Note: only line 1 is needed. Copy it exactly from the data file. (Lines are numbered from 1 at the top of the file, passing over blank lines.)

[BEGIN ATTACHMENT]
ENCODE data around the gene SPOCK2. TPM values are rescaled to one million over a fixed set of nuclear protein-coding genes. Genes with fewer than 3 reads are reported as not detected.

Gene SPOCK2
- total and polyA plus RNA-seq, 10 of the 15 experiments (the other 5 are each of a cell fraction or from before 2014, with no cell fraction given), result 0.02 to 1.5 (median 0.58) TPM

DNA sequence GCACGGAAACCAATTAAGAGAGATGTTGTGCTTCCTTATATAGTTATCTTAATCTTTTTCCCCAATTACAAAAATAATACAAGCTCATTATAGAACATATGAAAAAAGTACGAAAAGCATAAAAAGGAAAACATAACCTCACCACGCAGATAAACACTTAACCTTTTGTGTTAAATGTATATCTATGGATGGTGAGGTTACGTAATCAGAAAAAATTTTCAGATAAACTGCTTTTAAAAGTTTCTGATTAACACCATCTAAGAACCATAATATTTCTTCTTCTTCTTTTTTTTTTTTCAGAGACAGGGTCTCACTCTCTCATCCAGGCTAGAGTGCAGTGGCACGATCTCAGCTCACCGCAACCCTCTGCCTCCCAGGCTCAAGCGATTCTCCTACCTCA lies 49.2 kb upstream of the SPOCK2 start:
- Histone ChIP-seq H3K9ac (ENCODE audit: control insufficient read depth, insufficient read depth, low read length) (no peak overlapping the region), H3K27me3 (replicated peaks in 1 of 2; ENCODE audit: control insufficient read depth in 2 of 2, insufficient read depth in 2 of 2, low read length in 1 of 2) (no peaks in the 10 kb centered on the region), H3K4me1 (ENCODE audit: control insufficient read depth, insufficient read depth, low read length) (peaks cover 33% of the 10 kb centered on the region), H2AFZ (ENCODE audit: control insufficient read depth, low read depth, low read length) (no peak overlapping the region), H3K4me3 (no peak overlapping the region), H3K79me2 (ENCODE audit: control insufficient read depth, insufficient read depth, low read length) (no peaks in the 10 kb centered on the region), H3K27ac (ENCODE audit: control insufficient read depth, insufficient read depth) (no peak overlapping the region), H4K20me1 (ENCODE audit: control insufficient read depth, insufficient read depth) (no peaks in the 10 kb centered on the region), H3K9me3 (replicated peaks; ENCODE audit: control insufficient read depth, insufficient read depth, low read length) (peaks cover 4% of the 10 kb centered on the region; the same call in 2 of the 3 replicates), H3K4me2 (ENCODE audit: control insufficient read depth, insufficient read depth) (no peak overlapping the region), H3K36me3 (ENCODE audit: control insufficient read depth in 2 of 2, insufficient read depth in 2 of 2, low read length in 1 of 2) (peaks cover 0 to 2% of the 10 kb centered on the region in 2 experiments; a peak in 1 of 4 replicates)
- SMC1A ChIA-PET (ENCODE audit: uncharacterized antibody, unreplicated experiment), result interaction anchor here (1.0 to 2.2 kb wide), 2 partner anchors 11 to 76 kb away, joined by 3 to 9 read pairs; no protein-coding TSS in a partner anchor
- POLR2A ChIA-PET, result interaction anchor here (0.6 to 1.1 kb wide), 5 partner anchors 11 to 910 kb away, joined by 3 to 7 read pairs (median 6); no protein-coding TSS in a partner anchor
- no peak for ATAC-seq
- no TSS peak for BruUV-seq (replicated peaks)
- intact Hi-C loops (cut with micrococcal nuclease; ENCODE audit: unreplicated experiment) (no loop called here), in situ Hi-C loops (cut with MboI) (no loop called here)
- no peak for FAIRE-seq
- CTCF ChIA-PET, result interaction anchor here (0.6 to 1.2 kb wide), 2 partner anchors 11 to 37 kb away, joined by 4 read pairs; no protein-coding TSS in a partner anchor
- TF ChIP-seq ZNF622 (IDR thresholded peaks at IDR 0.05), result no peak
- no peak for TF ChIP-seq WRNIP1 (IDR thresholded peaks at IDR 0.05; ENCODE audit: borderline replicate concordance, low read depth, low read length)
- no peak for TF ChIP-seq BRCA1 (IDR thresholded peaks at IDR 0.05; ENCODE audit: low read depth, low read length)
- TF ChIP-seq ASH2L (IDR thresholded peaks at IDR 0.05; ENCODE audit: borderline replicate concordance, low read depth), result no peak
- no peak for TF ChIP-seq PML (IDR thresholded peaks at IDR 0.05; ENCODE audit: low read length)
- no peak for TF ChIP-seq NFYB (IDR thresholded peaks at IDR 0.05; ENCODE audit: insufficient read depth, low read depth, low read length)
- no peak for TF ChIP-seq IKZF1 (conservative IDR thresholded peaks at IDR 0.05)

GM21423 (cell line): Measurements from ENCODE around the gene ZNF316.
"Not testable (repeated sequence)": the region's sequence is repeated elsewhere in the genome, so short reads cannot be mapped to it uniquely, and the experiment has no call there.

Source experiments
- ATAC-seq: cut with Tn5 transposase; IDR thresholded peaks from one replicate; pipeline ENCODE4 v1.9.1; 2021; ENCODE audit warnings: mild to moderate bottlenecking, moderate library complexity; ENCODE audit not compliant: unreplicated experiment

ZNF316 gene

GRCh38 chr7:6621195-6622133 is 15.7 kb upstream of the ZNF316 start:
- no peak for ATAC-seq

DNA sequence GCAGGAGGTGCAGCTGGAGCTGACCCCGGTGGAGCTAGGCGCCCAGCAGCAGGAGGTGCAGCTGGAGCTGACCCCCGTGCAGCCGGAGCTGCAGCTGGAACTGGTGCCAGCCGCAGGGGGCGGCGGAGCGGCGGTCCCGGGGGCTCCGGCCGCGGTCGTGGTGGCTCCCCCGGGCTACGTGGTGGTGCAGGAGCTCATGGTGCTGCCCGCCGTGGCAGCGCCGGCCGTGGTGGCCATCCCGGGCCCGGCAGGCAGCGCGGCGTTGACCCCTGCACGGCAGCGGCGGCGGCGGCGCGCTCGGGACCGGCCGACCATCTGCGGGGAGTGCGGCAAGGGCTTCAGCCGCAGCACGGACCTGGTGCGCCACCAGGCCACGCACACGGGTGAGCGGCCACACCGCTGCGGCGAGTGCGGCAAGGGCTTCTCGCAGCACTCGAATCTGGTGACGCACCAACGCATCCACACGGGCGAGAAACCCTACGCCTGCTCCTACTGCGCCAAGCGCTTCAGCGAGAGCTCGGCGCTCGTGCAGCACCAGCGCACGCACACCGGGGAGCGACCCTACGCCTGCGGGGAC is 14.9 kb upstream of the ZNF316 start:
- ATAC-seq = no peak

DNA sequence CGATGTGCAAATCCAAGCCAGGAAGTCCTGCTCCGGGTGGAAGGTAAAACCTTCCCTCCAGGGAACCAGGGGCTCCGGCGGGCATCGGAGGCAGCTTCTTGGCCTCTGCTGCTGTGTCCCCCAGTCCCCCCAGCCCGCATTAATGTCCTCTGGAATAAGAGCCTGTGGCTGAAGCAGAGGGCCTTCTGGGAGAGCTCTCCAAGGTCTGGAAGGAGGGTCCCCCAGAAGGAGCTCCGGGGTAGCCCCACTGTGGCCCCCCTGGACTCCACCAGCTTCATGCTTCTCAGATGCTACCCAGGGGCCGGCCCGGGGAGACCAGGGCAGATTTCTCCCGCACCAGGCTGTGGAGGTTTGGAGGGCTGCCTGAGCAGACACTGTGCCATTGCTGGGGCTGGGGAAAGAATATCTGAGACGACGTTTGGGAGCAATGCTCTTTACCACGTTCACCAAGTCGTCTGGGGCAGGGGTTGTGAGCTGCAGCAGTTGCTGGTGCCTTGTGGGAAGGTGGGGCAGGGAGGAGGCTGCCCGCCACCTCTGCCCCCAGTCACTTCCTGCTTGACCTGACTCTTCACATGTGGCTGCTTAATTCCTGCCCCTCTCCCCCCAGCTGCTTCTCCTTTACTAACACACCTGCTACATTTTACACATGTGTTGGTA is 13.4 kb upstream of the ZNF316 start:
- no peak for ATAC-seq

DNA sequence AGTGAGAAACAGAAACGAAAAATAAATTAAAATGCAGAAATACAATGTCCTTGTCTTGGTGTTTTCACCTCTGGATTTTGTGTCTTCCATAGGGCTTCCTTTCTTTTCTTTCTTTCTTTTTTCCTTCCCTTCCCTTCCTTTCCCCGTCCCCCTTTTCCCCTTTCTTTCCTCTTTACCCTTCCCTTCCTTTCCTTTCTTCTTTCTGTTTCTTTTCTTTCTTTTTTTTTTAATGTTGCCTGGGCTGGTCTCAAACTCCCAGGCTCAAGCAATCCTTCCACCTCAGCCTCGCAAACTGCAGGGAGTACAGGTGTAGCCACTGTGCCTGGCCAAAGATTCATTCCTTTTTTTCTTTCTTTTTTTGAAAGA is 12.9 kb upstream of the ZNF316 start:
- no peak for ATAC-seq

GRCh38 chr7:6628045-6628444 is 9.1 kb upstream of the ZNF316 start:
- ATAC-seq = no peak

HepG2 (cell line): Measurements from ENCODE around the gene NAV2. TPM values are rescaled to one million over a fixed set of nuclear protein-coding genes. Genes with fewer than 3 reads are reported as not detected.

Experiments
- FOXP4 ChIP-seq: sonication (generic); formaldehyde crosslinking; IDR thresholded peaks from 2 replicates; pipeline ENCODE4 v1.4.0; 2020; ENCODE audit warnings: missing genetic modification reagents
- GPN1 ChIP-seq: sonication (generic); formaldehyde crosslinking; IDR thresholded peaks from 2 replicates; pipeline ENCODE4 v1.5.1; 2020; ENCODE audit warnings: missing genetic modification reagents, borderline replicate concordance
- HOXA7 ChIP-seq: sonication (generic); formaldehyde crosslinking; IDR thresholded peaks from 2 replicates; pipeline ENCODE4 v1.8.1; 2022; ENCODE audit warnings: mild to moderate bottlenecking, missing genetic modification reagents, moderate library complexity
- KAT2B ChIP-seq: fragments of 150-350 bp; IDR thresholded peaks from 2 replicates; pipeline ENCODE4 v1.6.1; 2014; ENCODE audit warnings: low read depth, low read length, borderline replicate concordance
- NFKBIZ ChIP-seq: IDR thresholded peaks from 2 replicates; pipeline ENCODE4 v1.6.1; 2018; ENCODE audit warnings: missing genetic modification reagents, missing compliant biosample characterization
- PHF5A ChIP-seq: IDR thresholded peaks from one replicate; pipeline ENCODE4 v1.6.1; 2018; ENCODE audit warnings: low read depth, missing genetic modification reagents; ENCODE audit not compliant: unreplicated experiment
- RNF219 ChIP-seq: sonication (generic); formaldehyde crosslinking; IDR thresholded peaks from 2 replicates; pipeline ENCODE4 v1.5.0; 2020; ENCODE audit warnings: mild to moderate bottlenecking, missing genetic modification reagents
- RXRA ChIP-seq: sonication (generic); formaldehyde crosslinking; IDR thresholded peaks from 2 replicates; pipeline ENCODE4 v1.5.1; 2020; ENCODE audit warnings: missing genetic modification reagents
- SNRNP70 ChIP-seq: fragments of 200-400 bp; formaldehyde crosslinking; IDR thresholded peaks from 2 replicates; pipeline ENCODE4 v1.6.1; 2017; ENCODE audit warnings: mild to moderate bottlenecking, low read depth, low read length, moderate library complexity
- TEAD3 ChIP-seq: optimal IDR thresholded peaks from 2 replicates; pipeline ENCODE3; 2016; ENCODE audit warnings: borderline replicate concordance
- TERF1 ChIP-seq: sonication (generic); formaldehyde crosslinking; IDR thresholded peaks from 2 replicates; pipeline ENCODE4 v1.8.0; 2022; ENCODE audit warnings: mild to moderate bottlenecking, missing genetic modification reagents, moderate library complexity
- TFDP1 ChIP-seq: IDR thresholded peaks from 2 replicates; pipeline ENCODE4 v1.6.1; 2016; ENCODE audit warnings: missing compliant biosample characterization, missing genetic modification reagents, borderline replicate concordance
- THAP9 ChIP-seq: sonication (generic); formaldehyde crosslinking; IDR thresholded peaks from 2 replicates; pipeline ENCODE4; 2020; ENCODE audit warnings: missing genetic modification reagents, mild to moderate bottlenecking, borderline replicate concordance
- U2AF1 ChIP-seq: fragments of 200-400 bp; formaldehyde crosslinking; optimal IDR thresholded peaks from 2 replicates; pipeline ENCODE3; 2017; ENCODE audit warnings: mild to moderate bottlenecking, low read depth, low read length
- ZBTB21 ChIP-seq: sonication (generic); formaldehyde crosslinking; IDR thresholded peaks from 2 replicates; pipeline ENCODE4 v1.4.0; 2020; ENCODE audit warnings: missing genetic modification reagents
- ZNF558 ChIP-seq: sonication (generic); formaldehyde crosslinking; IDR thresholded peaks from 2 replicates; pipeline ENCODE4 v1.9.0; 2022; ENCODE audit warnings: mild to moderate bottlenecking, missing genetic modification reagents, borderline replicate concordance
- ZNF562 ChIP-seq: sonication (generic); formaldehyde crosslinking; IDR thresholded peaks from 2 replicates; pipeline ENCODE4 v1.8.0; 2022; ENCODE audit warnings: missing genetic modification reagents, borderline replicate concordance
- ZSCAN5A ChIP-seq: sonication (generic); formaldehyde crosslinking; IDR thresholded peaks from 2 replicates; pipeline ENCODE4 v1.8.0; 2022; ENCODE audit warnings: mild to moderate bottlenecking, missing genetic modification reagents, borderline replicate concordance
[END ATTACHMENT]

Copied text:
ENCODE data around the gene SPOCK2. TPM values are rescaled to one million over a fixed set of nuclear protein-coding genes. Genes with fewer than 3 reads are reported as not detected.